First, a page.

An "invisible" Colombian drug lord whose criminal history dates to the country's former paramilitary army has been revealed to have set up drug routes with dissident guerrilla fighters, showing how the erstwhile enemies are finding new opportunities to advance mutual trafficking interests.
Mario Élber Garzón Escobar, alias "Mario Bros," had managed to evade authorities for years until his arrest February 8 at a luxurious estate in the Quindío department, El Tiempo reported. Accused of drug trafficking, Garzón is alleged to be the main representative for the Urabeños – also known as the Gulf Clan – and to be responsible for coordinating cocaine shipments to Honduras and Mexico, as well as to Africa and Europe.
Additionally, Garzón was in charge of establishing contact with other criminal groups. Among these was the Second Marquetalia, one of the dissident factions of the extinct Revolutionary Armed Forces of Colombia (Fuerzas Armadas Revolucionarias de Colombia - FARC), under the command of Luciano Marín Arango, alias "Iván Márquez," according to El Tiempo.
Since 2008, the Urabeños have disputed control of transnational drug trafficking operations with various criminal groups, including the FARC, which demobilized in 2016. The Urabeños, under the leadership of Dairo Antonio Úsuga, alias "Otoniel" – who was arrested in October of last year – continued to engage in turf wars with ex-fighters who made up disparate ex-FARC mafia cells.
As part of the evidence collected in the investigation against Mario Bros, the Attorney General’s Office indicated that Garzón met with Second Marquetalia leader Henry Castellanos, alias “Romaña,” who was recently killed. The meeting, which took place in July 2019 in the Venezuelan state of Apure, was to negotiate trafficking routes for the movement of cocaine to the north, according to prosecutors.
The strategic alliance forged by Garzón was meant to guarantee the Urabeños’ drug shipments through areas where the Second Marquetalia maintains a presence. With the agreement, the Urabeños quashed the need to dispute the territory, not only with this faction of the extinct FARC, but also with other criminal groups with greater influence on the Colombia-Venezuela border.
InSight Crime Analysis
The meeting of the two former enemies suggests that the Urabeños and the Second Marquetalia have put aside bitter differences for mutual benefit when it comes to trafficking opportunities, and that Garzón was critical to forging these new ties.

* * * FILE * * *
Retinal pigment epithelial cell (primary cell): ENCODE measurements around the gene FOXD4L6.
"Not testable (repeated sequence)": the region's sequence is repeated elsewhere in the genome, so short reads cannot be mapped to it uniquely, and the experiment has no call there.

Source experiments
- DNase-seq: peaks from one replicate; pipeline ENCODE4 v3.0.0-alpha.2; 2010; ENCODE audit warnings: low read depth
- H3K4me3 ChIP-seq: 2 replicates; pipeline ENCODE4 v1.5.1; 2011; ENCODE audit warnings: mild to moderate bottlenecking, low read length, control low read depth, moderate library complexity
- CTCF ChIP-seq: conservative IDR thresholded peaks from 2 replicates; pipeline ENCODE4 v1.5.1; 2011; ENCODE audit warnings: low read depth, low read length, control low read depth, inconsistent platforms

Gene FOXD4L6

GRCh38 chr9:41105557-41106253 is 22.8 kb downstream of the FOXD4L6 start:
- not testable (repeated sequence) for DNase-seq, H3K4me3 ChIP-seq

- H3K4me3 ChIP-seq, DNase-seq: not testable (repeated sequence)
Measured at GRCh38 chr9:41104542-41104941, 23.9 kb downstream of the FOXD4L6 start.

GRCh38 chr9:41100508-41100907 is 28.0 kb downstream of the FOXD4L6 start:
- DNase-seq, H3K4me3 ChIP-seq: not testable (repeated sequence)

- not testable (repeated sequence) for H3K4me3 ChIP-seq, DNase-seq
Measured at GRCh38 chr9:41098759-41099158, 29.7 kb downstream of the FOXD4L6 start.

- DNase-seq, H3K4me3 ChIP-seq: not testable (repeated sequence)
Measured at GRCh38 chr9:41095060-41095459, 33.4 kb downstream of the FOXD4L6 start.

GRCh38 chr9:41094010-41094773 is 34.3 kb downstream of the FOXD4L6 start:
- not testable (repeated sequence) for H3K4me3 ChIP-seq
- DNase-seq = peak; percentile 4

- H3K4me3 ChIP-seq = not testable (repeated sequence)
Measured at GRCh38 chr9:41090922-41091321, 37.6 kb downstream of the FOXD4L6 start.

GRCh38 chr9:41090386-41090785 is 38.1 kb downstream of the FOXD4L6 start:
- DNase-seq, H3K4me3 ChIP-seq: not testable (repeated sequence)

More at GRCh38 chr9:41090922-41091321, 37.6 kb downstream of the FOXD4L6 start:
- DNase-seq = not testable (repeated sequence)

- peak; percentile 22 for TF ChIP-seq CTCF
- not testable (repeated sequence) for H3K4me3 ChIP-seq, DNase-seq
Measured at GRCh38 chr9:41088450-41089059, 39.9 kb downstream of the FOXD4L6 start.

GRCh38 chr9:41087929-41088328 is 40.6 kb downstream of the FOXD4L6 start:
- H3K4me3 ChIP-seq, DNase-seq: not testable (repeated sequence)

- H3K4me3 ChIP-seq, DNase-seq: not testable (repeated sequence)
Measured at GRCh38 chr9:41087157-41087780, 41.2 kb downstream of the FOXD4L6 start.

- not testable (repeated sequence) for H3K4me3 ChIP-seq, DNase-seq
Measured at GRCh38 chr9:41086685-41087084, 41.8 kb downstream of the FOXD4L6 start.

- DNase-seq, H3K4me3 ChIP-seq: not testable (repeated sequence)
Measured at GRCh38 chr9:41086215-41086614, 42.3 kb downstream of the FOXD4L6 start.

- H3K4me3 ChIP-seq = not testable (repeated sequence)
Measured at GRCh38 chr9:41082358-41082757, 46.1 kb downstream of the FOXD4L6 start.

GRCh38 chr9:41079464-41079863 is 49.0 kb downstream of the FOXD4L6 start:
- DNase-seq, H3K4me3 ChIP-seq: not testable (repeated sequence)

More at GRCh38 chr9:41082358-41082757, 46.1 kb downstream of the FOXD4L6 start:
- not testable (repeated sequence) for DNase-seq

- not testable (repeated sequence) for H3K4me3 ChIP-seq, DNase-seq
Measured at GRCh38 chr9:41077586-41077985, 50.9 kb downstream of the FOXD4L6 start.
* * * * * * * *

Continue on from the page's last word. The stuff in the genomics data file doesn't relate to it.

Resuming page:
Garzón's criminal history dates back to the Central Bolivar Bloc (BCB), a powerful paramilitary faction of the United Self-Defense Forces of Colombia (Autodefensas Unidas de Colombia - AUC), a coalition of right-wing death squads that committed some of the worst atrocities during the country's 50-year conflict.
According to a source contacted by InSight Crime within the Oficina de Envigado, a mafia based in Medellín, the head of the paramilitary structure in 2006, Carlos Mario Jiménez, alias “Macaco,” contacted the drug lord Guillermo León Valencia, alias “Memo Fantasma,” to finance the AUC’s expansion to the Llanos Orientales region in eastern Colombia. As a result, an intermediary sent by Memo delivered 4,000 million pesos ($1,773,851.65 dollars) for the purchase of 1,000 kilograms of cocaine. The person designated as the messenger was Mario Bros.
Little was known of Garzón before 2014, when a criminal court in Medellín convicted him of charges of criminal conspiracy. He was released in 2017. Two years later, his low profile and strategic contacts made him the ideal person to manage the Urabeños' relations with other criminal groups.
The Urabeños didn't only establish an alliance with the Second Marquetalia on the border with Venezuela. In mid-2021, the Urabeños consolidated a fighting force called the "Cordillera Sur" in Nariño and Cauca. There, the force and the Second Marquetalia battled with rebel fighters of the National Liberation Army (Ejercito de Liberación Nacional - ELN) to control cocaine production.
While the alliance between the Urabeños and the Second Marquetalia appears to be beneficial for both groups, it is uncertain whether it will hold. For example, in Antioquia, the relationship between the groups has been anything but peaceful. During the second half of 2021, violent confrontations broke out between the Urabeños and the 18th Front of the FARC dissidents, an ally of the Second Marquetalia. The clashes in the muicipality of Ituango were over control of the Nudo de Paramillo, one of the main drug trafficking corridors to northwestern Colombia.
*Juliana Manjarrés contributed to the analysis of this article